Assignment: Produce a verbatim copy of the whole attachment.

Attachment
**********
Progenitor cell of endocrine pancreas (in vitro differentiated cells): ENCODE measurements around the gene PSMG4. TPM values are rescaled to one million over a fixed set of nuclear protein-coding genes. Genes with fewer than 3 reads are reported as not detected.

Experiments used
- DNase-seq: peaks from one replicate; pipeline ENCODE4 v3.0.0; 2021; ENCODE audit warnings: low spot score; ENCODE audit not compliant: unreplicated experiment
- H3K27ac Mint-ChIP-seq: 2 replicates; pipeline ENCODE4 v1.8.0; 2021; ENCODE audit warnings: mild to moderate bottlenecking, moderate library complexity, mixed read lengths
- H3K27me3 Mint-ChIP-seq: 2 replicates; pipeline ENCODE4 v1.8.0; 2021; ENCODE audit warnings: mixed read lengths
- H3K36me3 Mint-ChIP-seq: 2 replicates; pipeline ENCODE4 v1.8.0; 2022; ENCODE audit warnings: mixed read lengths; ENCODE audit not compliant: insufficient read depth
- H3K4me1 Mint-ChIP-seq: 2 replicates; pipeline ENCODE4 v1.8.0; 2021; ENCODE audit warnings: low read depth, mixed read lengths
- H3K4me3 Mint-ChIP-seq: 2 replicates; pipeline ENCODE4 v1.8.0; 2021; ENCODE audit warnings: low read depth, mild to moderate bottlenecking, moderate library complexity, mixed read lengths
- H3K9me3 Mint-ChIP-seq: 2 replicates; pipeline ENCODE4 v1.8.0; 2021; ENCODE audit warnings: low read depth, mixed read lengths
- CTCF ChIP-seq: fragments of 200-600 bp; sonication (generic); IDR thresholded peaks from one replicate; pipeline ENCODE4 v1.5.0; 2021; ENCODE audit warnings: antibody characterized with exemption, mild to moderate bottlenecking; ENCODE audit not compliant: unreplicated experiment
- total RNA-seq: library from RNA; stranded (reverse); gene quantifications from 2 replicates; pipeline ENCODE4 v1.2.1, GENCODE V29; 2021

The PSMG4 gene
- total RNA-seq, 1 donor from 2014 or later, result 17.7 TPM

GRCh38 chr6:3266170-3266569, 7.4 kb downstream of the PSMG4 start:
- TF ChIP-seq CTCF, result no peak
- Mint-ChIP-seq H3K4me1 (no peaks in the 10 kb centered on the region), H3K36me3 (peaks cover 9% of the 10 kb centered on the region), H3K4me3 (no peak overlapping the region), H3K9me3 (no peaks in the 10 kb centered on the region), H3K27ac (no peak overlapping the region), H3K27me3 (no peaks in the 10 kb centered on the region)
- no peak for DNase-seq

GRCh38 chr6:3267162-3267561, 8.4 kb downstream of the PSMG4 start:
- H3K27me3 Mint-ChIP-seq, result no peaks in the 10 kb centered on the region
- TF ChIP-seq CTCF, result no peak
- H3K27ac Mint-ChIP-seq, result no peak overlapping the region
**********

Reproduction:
Progenitor cell of endocrine pancreas (in vitro differentiated cells): ENCODE measurements around the gene PSMG4. TPM values are rescaled to one million over a fixed set of nuclear protein-coding genes. Genes with fewer than 3 reads are reported as not detected.

Experiments used
- DNase-seq: peaks from one replicate; pipeline ENCODE4 v3.0.0; 2021; ENCODE audit warnings: low spot score; ENCODE audit not compliant: unreplicated experiment
- H3K27ac Mint-ChIP-seq: 2 replicates; pipeline ENCODE4 v1.8.0; 2021; ENCODE audit warnings: mild to moderate bottlenecking, moderate library complexity, mixed read lengths
- H3K27me3 Mint-ChIP-seq: 2 replicates; pipeline ENCODE4 v1.8.0; 2021; ENCODE audit warnings: mixed read lengths
- H3K36me3 Mint-ChIP-seq: 2 replicates; pipeline ENCODE4 v1.8.0; 2022; ENCODE audit warnings: mixed read lengths; ENCODE audit not compliant: insufficient read depth
- H3K4me1 Mint-ChIP-seq: 2 replicates; pipeline ENCODE4 v1.8.0; 2021; ENCODE audit warnings: low read depth, mixed read lengths
- H3K4me3 Mint-ChIP-seq: 2 replicates; pipeline ENCODE4 v1.8.0; 2021; ENCODE audit warnings: low read depth, mild to moderate bottlenecking, moderate library complexity, mixed read lengths
- H3K9me3 Mint-ChIP-seq: 2 replicates; pipeline ENCODE4 v1.8.0; 2021; ENCODE audit warnings: low read depth, mixed read lengths
- CTCF ChIP-seq: fragments of 200-600 bp; sonication (generic); IDR thresholded peaks from one replicate; pipeline ENCODE4 v1.5.0; 2021; ENCODE audit warnings: antibody characterized with exemption, mild to moderate bottlenecking; ENCODE audit not compliant: unreplicated experiment
- total RNA-seq: library from RNA; stranded (reverse); gene quantifications from 2 replicates; pipeline ENCODE4 v1.2.1, GENCODE V29; 2021

The PSMG4 gene
- total RNA-seq, 1 donor from 2014 or later, result 17.7 TPM

GRCh38 chr6:3266170-3266569, 7.4 kb downstream of the PSMG4 start:
- TF ChIP-seq CTCF, result no peak
- Mint-ChIP-seq H3K4me1 (no peaks in the 10 kb centered on the region), H3K36me3 (peaks cover 9% of the 10 kb centered on the region), H3K4me3 (no peak overlapping the region), H3K9me3 (no peaks in the 10 kb centered on the region), H3K27ac (no peak overlapping the region), H3K27me3 (no peaks in the 10 kb centered on the region)
- no peak for DNase-seq

GRCh38 chr6:3267162-3267561, 8.4 kb downstream of the PSMG4 start:
- H3K27me3 Mint-ChIP-seq, result no peaks in the 10 kb centered on the region
- TF ChIP-seq CTCF, result no peak
- H3K27ac Mint-ChIP-seq, result no peak overlapping the region